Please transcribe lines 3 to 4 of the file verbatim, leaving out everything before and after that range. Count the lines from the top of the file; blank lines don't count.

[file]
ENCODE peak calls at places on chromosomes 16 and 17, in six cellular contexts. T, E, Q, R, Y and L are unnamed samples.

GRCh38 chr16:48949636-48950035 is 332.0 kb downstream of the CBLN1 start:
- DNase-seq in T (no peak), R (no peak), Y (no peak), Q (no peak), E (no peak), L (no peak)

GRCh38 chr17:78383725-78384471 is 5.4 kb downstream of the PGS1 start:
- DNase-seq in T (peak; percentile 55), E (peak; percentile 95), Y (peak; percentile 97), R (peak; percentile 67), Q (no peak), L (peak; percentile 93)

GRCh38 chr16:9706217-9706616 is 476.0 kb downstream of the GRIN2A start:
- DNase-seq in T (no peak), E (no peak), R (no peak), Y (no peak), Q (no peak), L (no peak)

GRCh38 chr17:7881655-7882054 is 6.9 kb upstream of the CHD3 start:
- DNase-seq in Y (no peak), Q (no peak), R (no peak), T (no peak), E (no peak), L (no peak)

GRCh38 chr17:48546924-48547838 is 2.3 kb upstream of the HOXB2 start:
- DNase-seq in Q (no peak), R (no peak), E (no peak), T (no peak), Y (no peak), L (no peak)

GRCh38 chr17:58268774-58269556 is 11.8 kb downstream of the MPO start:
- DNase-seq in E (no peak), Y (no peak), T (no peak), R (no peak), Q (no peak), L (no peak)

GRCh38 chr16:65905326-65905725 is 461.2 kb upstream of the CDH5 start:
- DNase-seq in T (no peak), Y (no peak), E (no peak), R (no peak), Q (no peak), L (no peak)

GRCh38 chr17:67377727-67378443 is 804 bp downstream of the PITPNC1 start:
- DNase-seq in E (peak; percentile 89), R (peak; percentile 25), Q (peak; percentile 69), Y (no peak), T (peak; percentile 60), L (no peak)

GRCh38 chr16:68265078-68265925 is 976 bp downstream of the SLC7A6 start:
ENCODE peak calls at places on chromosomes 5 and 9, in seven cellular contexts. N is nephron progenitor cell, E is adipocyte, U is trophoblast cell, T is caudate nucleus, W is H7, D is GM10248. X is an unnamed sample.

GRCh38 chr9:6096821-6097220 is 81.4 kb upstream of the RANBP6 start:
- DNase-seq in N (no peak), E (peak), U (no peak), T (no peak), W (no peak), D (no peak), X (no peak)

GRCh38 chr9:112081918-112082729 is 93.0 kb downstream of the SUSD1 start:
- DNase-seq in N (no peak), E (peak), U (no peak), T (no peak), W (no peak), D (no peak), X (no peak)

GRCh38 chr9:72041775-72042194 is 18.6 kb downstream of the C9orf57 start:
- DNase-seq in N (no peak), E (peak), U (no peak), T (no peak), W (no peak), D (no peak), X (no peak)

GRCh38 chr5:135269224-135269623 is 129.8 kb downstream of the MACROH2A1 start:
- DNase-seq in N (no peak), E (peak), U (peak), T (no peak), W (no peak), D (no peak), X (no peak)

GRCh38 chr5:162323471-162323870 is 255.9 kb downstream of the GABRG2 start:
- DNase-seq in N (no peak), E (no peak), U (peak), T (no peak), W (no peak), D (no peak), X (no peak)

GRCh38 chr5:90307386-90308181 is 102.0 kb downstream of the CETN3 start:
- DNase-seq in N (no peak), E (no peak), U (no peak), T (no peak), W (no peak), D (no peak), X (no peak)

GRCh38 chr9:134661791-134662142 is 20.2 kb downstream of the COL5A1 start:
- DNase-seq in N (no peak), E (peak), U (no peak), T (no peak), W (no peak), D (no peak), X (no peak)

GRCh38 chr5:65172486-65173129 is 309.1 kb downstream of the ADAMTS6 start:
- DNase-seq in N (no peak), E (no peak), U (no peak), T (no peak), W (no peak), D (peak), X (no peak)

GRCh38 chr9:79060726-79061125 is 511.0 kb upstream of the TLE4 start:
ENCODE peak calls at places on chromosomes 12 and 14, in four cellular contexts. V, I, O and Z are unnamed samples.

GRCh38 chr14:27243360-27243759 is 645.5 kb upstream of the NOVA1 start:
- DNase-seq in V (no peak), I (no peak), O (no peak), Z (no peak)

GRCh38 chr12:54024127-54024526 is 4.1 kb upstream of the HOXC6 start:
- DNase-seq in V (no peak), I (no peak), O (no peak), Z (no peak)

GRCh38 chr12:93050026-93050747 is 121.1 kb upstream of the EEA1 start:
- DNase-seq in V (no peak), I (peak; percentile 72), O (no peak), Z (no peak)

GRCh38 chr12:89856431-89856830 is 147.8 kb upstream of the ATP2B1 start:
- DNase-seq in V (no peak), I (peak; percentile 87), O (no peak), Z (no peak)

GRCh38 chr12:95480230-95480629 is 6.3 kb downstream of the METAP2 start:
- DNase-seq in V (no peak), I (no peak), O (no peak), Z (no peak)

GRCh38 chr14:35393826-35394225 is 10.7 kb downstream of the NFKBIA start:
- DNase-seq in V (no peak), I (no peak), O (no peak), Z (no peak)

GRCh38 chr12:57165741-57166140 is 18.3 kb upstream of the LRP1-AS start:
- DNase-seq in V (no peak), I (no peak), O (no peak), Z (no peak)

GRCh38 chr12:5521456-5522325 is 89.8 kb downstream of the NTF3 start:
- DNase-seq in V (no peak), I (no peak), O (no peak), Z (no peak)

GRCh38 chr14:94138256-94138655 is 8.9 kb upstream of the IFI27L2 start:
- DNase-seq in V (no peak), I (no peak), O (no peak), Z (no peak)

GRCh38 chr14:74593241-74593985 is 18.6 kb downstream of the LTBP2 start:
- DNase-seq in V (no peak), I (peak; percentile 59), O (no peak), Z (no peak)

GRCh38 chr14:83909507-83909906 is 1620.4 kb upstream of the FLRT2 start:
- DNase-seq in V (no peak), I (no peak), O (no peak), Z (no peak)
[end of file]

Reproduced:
- DNase-seq in T (no peak), R (no peak), Y (no peak), Q (no peak), E (no peak), L (no peak)

GRCh38 chr17:78383725-78384471 is 5.4 kb downstream of the PGS1 start: